The census records are likewise not that reliable to pin down his year of birth. In 1861, Zacharie’s age is given as 50 years old (thus born about 1810 or 1811). In 1871, he is given as 59 years of age (thus born about 1812). And finally in 1881, his age jumps to an exaggerated 84 year old (thus born in 1797).


Another fact that makes this search so complicated is that the Viel family also went by the surname LeViel, yet despite all these families which I also inspected, nothing has turned up among them either. Even the name of Zacharie is a rare name in that region, and in my research, I have encountered only a handful of records with that first name contained therein. In fact, the only Zacharie born in Coutances during the timeframe indicated above was an orphaned child (un “enfant trouvé”) left on the steps of the city hospice, born in the city on 21 April 1806. Could this have been him, later adopted by a Pierre and Marie Viel? If so, there are no records to support such an adoption or reclamation “reconnaissance” by his parents.


Another curve thrown into the record by the transcriber is the fact that when they reexamined the child, he was found to be of “feminine” gender (sic), about three days old. So was this child a male or female, or was the gender incorrectly recorded? In addition, other close-sounding surnames from this department have also complicated the search results: Néel and Piel, in particular. At his death at Bassin, Zacharie’s surname was recorded as “Miel”, the husband of Mathilde Bourgeois (rather than Bathilde Chiasson), by Father Henri Thériault, pastor of the parish… another clerical error.


When speaking of “Coutances”, does this mean the city, canton or diocese of that name? Each geographic area grows in size as one moves from one distinction to another, and this has been the fundamental guide for the research I have conducted, and why the number of parish and civil registers consulted has grown extensively. I have searched through and written to the Archives of the Marine in Cherbourg, who had no record of him either. All my posts on the various France message boards have gone unanswered as well. Meanwhile, my search throughout all of Normandy continues.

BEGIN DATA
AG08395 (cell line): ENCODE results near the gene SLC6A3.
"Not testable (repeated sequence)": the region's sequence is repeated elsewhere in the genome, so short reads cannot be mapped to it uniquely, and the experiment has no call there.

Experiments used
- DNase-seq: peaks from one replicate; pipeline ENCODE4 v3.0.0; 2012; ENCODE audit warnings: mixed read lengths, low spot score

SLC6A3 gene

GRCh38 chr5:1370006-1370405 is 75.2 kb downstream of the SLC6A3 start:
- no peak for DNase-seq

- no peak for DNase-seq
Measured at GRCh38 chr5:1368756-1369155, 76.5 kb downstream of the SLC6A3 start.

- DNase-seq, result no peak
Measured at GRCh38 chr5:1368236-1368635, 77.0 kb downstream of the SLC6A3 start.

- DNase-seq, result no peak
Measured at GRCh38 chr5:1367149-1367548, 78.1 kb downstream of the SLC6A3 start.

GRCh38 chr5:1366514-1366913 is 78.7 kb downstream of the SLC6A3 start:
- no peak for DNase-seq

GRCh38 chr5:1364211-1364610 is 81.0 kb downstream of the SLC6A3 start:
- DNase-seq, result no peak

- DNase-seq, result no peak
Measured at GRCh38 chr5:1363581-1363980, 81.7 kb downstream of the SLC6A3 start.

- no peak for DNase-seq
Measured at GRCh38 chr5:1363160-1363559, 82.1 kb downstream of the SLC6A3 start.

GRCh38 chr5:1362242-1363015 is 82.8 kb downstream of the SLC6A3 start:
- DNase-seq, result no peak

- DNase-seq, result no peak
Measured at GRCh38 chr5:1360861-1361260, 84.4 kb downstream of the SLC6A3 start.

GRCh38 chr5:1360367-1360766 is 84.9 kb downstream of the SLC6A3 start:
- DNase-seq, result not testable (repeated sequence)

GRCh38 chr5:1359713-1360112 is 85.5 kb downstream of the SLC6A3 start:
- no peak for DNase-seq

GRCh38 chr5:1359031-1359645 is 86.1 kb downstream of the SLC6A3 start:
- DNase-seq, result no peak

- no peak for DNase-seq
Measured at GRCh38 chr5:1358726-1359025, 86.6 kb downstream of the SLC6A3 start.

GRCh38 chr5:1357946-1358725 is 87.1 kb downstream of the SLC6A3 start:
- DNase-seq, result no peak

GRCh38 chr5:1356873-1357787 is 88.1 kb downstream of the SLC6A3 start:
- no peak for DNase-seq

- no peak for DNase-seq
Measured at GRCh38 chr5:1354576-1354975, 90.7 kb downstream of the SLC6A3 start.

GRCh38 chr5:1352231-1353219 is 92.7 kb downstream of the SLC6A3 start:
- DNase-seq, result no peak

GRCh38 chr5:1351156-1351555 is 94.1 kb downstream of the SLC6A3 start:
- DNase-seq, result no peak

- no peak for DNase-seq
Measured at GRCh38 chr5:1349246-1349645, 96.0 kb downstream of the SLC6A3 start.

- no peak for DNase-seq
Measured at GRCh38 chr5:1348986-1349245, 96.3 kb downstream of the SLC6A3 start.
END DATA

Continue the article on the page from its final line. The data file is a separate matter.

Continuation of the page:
I am becoming convinced that this Viel family did not live in Coutances but actually arrived there from somewhere else. In my estimation, Zacharie was merely “passing through” the city from some other rural location on his way to North America. The sad part is that he is one of only two French ancestors whose roots I have yet to discover, containing both an exciting as well as frustrating search throughout the entire Normand countryside and seacoast. Finding his connections are the ultimate Madelinot brick wall.

Our hope is that some of you may have solved a similar problem or may be an expert on the name Viel or on the deceptive records of Coutances and that you will help to solve this puzzle. If you should be the one to find the answer, you may write to Monsieur B. directly at: "madelinot22 at aol.com". This is a call to arms, Dear Readers!

©2019 Anne Morddel

French Genealogy